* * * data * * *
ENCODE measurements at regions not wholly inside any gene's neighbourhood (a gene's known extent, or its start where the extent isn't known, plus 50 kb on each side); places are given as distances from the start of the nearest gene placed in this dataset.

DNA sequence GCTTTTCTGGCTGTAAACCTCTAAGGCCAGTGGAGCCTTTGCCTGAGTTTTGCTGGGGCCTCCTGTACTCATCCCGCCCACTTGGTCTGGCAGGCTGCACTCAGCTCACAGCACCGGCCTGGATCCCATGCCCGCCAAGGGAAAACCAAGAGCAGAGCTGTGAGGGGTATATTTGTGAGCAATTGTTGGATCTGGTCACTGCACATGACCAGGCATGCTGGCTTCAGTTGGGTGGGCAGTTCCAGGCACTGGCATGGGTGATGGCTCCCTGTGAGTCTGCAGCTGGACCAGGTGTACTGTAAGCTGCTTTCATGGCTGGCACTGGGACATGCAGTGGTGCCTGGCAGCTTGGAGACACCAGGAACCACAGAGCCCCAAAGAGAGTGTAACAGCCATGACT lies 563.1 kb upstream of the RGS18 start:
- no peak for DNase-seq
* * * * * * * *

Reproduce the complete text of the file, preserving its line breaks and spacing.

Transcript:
ENCODE measurements at regions not wholly inside any gene's neighbourhood (a gene's known extent, or its start where the extent isn't known, plus 50 kb on each side); places are given as distances from the start of the nearest gene placed in this dataset.

DNA sequence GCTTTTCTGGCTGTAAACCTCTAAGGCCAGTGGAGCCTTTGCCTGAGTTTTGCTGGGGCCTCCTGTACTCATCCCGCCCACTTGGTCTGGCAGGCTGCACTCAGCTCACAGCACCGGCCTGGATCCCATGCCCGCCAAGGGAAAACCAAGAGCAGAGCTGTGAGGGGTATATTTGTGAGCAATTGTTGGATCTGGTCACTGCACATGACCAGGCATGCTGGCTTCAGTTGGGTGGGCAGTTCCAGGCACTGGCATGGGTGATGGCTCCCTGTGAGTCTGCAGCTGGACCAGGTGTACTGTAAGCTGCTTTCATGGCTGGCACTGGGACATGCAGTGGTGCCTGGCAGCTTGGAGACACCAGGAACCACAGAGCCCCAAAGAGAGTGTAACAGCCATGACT lies 563.1 kb upstream of the RGS18 start:
- no peak for DNase-seq